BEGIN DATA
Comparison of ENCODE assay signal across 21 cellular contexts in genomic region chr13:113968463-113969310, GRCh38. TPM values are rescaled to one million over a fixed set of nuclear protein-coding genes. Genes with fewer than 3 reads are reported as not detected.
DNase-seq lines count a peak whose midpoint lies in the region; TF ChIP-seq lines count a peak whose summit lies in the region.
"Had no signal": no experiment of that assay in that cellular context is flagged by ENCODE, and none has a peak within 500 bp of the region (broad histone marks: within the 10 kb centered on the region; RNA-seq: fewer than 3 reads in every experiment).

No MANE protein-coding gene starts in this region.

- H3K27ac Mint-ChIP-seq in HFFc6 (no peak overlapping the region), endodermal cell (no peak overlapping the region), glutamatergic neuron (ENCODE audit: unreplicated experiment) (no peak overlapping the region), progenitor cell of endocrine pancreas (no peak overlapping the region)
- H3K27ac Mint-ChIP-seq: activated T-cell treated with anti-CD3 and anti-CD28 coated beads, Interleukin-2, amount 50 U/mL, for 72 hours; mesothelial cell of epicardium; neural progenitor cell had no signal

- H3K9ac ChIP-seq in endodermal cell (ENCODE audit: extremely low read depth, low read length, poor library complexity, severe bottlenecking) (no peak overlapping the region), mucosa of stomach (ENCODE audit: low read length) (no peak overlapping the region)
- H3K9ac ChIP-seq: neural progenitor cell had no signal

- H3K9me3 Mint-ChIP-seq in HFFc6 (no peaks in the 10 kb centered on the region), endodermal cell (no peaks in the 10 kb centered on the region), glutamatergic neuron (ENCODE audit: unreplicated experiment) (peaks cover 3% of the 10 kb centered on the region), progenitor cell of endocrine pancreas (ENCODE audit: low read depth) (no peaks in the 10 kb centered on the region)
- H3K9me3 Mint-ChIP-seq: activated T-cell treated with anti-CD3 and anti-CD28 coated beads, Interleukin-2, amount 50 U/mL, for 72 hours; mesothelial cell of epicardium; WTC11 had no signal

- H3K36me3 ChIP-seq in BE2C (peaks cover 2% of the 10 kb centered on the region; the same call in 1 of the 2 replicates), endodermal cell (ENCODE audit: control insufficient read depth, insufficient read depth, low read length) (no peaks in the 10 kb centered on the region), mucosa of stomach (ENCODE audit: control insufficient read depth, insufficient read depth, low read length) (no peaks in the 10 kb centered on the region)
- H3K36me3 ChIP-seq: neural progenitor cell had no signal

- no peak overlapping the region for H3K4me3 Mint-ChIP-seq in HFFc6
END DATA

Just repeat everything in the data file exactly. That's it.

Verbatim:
Comparison of ENCODE assay signal across 21 cellular contexts in genomic region chr13:113968463-113969310, GRCh38. TPM values are rescaled to one million over a fixed set of nuclear protein-coding genes. Genes with fewer than 3 reads are reported as not detected.
DNase-seq lines count a peak whose midpoint lies in the region; TF ChIP-seq lines count a peak whose summit lies in the region.
"Had no signal": no experiment of that assay in that cellular context is flagged by ENCODE, and none has a peak within 500 bp of the region (broad histone marks: within the 10 kb centered on the region; RNA-seq: fewer than 3 reads in every experiment).

No MANE protein-coding gene starts in this region.

- H3K27ac Mint-ChIP-seq in HFFc6 (no peak overlapping the region), endodermal cell (no peak overlapping the region), glutamatergic neuron (ENCODE audit: unreplicated experiment) (no peak overlapping the region), progenitor cell of endocrine pancreas (no peak overlapping the region)
- H3K27ac Mint-ChIP-seq: activated T-cell treated with anti-CD3 and anti-CD28 coated beads, Interleukin-2, amount 50 U/mL, for 72 hours; mesothelial cell of epicardium; neural progenitor cell had no signal

- H3K9ac ChIP-seq in endodermal cell (ENCODE audit: extremely low read depth, low read length, poor library complexity, severe bottlenecking) (no peak overlapping the region), mucosa of stomach (ENCODE audit: low read length) (no peak overlapping the region)
- H3K9ac ChIP-seq: neural progenitor cell had no signal

- H3K9me3 Mint-ChIP-seq in HFFc6 (no peaks in the 10 kb centered on the region), endodermal cell (no peaks in the 10 kb centered on the region), glutamatergic neuron (ENCODE audit: unreplicated experiment) (peaks cover 3% of the 10 kb centered on the region), progenitor cell of endocrine pancreas (ENCODE audit: low read depth) (no peaks in the 10 kb centered on the region)
- H3K9me3 Mint-ChIP-seq: activated T-cell treated with anti-CD3 and anti-CD28 coated beads, Interleukin-2, amount 50 U/mL, for 72 hours; mesothelial cell of epicardium; WTC11 had no signal

- H3K36me3 ChIP-seq in BE2C (peaks cover 2% of the 10 kb centered on the region; the same call in 1 of the 2 replicates), endodermal cell (ENCODE audit: control insufficient read depth, insufficient read depth, low read length) (no peaks in the 10 kb centered on the region), mucosa of stomach (ENCODE audit: control insufficient read depth, insufficient read depth, low read length) (no peaks in the 10 kb centered on the region)
- H3K36me3 ChIP-seq: neural progenitor cell had no signal

- no peak overlapping the region for H3K4me3 Mint-ChIP-seq in HFFc6